Rain is the sad weather,
Snow is reflective,
Such pathetic fallacy.

You'll still be dead when the sun comes out.

ii. So Long

I've never flogged a dead horse,
But I've kicked a dead rat.
I found it in the garden last summer,
Not a mark on it,
But covered in flies.
I kicked it to check it was really dead.

iii. Farewell

I'm taking the good china when I go,
You never used it anyway.
The duvet cover you said was too vintage,
The tacky seashell lamp

And maybe

Fuck it.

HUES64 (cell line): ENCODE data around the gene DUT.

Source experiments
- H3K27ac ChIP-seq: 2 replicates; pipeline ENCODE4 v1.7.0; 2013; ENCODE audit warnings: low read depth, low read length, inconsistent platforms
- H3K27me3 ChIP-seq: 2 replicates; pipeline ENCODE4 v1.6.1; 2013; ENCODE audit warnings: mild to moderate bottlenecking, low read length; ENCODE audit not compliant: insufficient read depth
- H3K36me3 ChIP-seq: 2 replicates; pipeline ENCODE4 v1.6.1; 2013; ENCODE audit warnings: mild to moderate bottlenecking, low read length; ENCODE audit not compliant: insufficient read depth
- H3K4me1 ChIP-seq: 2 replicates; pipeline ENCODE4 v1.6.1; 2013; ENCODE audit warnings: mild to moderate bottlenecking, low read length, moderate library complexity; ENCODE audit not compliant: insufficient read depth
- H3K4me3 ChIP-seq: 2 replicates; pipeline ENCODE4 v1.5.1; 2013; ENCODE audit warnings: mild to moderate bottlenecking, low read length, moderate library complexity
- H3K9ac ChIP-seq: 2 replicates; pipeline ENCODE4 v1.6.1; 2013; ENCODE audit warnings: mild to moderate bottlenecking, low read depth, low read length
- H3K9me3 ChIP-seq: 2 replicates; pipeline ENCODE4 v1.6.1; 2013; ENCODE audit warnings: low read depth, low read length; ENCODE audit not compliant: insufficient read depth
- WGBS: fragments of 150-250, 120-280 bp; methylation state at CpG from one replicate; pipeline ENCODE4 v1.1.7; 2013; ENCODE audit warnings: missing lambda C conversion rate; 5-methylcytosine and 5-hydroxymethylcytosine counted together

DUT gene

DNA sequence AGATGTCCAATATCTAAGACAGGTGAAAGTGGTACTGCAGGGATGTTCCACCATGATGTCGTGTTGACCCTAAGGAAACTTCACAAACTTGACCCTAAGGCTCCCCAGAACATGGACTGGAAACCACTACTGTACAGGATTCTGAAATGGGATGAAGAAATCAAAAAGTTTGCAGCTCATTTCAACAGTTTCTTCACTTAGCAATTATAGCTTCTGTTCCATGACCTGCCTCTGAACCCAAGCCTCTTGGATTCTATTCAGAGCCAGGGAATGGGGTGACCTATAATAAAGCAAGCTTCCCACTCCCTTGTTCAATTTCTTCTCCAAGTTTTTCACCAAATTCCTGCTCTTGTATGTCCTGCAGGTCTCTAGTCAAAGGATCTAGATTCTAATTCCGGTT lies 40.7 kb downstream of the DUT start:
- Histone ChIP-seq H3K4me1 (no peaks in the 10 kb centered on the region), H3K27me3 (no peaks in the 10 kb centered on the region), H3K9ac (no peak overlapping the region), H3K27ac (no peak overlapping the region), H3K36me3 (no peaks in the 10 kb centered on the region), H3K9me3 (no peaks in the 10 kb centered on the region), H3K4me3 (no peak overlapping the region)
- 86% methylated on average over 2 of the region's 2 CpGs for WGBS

I'm taking the cat.


by Robert E. Petras

First to go was the lawn tractor
swept away by a flatbed,
then came the strangers to the auction,
and they took things,
things like Betty Jane Demerit’swasher and dryer,
things like Betty Jane’s flat screen TV,
things like Betty’s jewelry,
her pearl necklace, her mother’s brooch,
carried them off the hill
like ants carrying crumbs
as the auctioneer warbled on and on
and they carried away more things—
just things—the grandmother’s wedding dress,
a mother’s ring,
the daily reminder blackboard
erased, the erasers, too.
Another flatbed rolled into haul away junk
as the auctioneer warbled on:
Going, going, gone forever.